PHOENIX (Wednesday, January 18, 2012) -- Attorney General Tom Horne, Secretary of State Ken Bennett and Representative Eddie Farnsworth today in a news conference announced new legislation, House Bill 2385, a bill that will make changes to existing law related to campaign finance regulations and so called “Citizens United” organizations. The bill will ensure the integrity of Arizona’s electoral process by expanding corporate disclosure requirements.
Currently, a corporation, limited liability company, or labor organization that makes expenditures to influence the outcome of an election (independent expenditures), of more than $5,000 statewide, or $2,500 legislative, or $1,000 local, shall register and notify the appropriate filing officer one day after making expenditure. However, this has proved inadequate, and the new legislation will strengthen disclosure requirements and ensure that the sources of political ads are known to the public.
Attorney General Tom Horne stated: “The US Supreme Court in the Citizens United opinion said: ‘the First Amendment protects political speech; and disclosure permits citizens and shareholders to react the speech of corporate entities in a proper way. This transparency enables the electorate to make informed decisions and give proper weight to different speakers and messages.’”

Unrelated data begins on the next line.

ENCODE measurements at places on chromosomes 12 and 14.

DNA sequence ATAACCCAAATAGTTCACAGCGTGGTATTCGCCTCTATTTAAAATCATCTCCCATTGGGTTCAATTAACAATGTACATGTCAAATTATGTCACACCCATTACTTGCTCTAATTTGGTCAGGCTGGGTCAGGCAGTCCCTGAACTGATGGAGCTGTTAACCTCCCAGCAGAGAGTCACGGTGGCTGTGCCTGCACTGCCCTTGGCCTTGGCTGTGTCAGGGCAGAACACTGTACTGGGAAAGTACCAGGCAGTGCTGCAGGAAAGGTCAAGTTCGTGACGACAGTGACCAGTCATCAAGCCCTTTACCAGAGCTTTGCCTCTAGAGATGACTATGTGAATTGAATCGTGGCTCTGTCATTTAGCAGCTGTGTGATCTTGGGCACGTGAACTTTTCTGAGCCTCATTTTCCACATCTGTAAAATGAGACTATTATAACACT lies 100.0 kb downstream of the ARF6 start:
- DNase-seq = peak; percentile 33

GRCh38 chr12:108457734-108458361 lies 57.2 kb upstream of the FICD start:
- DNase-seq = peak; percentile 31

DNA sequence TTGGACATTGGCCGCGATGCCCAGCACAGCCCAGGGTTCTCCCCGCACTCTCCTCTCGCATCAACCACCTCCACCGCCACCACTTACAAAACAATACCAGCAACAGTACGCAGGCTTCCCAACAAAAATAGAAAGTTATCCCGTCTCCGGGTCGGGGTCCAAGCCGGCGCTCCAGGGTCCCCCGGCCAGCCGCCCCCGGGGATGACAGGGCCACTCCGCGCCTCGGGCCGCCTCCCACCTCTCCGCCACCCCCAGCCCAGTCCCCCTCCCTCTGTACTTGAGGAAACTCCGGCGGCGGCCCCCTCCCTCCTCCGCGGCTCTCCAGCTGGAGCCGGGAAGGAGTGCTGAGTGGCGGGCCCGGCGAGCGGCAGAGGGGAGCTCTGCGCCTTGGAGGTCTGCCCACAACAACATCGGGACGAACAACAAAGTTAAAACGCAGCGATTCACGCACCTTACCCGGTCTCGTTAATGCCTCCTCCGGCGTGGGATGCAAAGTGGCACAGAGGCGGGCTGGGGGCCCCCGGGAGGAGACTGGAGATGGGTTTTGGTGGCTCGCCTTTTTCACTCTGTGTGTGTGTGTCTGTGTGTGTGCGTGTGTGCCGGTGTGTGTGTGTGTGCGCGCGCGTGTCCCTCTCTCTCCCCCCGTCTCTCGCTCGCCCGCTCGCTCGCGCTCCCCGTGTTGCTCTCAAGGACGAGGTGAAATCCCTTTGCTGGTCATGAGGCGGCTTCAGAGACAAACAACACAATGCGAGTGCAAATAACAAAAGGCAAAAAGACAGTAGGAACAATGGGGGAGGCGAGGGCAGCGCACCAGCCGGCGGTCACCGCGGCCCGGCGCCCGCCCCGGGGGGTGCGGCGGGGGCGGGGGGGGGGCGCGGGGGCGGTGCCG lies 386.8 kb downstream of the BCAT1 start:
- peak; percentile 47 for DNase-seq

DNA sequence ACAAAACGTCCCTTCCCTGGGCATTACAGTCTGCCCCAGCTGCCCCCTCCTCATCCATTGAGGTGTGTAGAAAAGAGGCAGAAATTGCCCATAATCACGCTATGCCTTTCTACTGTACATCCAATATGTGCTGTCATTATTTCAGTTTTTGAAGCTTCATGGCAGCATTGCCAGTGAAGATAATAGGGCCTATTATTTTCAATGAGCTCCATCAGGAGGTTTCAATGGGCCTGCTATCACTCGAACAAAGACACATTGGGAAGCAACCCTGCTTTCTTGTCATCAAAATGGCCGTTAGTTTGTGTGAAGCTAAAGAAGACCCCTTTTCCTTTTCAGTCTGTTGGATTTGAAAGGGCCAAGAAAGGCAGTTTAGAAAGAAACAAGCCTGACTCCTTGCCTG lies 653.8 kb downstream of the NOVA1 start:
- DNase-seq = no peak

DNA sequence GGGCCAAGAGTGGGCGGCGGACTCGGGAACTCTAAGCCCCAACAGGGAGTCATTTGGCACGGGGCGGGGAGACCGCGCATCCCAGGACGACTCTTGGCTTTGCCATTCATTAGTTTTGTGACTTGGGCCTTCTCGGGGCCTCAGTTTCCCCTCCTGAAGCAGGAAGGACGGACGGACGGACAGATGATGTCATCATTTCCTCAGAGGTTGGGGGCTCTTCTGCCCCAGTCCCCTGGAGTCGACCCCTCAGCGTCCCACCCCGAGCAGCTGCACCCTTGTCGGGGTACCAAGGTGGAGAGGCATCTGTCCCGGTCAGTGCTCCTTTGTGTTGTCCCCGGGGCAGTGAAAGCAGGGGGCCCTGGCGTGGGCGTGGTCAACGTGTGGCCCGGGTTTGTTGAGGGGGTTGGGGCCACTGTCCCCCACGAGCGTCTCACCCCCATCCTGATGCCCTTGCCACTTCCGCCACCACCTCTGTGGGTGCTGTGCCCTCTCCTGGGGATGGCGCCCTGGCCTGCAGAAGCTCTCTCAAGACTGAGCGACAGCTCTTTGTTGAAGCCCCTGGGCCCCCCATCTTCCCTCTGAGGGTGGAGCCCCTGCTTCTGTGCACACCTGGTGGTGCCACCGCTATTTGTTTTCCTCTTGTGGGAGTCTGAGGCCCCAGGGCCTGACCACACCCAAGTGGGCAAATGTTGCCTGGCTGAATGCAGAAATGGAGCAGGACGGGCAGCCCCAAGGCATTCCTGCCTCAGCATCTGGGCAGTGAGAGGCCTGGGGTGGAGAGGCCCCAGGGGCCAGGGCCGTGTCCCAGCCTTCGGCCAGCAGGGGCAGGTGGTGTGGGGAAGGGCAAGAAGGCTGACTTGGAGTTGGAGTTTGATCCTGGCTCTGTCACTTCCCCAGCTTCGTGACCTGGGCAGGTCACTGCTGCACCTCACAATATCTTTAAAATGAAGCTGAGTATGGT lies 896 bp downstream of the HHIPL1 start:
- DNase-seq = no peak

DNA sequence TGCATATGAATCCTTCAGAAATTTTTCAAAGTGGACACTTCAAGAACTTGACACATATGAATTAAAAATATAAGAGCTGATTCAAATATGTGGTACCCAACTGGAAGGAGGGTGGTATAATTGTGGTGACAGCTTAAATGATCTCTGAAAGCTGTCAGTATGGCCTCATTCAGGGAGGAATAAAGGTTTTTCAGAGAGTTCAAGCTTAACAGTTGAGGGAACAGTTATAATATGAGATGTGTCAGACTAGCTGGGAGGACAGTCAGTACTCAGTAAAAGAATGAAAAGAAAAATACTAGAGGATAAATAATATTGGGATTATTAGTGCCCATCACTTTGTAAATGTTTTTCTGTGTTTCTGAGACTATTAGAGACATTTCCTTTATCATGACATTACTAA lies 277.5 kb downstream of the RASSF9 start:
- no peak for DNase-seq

The current laws should be strengthened to mandate the necessary reporting required to know who is contributing in the political races around the state. Many corporations have established themselves just in advance of an election, for the primary purpose of funding a campaign and influencing the outcome.
"In the wake of the 'Citizens United' ruling by the Supreme Court, numerous corporations were seemingly formed for no other purpose than to influence our electoral process," said Secretary Bennett. "Our legislation seeks to ensure that a corporation, limited liability company or labor organization disclose their contributions and expenditures when exercising their 1st amendment rights to free speech.
"Our office received numerous complaints regarding these entities last cycle and our efforts to bring them into compliance with the state's campaign finance law proved to be a challenge. This bill strengthens the law and provides the additional tools necessary for successful enforcement of state statutes."
"Transparency and accountability are vital when it comes to elections," Representative Farnsworth said. In 2011 we saw a proliferation of new corporations participating in local elections. If these entities primary purpose is to influence an election, they should simply form as a political committee and file their campaign finance reports. Our goal is to allow the public the opportunity to see who is making political expenditures in a campaign and where the money came from."
Horne added: “The changes we propose today will provide the Attorney General’s office with the ability to investigate groups that fail to register, will provide private citizens with a right to bring actions, and will provide for injunctions, so that illegal action can be stopped before it determines the outcome of an election, and fines at that point become meaningless.”